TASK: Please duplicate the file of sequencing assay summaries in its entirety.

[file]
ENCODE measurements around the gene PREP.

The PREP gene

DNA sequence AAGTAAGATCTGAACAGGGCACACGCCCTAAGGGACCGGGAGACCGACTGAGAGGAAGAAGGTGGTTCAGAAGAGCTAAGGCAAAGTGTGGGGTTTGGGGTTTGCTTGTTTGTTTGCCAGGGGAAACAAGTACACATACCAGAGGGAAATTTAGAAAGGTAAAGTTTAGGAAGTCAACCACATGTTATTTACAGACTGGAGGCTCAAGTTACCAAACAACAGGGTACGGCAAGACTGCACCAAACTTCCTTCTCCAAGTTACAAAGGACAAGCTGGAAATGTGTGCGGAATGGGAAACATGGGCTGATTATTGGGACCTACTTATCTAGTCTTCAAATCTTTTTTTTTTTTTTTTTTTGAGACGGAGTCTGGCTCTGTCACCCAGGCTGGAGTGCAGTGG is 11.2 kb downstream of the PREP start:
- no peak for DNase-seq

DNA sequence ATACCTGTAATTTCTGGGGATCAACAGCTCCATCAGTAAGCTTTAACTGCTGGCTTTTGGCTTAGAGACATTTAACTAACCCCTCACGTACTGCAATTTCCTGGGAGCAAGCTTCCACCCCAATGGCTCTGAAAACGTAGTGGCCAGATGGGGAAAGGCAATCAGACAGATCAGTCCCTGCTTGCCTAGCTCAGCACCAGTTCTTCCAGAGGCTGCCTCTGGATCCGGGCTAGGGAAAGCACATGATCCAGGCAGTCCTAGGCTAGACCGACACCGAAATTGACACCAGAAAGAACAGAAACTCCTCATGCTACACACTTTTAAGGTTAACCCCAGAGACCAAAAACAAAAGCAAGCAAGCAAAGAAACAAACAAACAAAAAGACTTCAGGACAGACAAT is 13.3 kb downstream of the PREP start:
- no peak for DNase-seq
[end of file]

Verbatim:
ENCODE measurements around the gene PREP.

The PREP gene

DNA sequence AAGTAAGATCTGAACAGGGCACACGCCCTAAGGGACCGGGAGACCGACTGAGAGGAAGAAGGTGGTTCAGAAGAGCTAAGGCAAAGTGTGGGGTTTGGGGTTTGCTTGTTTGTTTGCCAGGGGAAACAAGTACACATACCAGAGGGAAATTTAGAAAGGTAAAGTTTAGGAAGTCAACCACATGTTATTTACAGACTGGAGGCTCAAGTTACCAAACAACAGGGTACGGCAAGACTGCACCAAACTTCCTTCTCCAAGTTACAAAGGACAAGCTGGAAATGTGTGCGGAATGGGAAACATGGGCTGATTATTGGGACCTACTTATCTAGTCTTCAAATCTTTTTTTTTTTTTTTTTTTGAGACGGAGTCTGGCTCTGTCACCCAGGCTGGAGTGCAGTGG is 11.2 kb downstream of the PREP start:
- no peak for DNase-seq

DNA sequence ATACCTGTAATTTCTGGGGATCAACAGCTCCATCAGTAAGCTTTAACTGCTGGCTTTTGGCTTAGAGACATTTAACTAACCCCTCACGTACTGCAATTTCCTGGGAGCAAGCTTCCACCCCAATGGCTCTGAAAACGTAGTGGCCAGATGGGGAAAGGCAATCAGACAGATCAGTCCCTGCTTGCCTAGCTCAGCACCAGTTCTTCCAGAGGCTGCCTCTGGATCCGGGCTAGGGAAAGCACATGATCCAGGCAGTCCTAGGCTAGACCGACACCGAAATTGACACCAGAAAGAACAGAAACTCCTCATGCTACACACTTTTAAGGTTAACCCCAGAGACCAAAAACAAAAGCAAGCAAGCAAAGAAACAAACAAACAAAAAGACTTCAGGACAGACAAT is 13.3 kb downstream of the PREP start:
- no peak for DNase-seq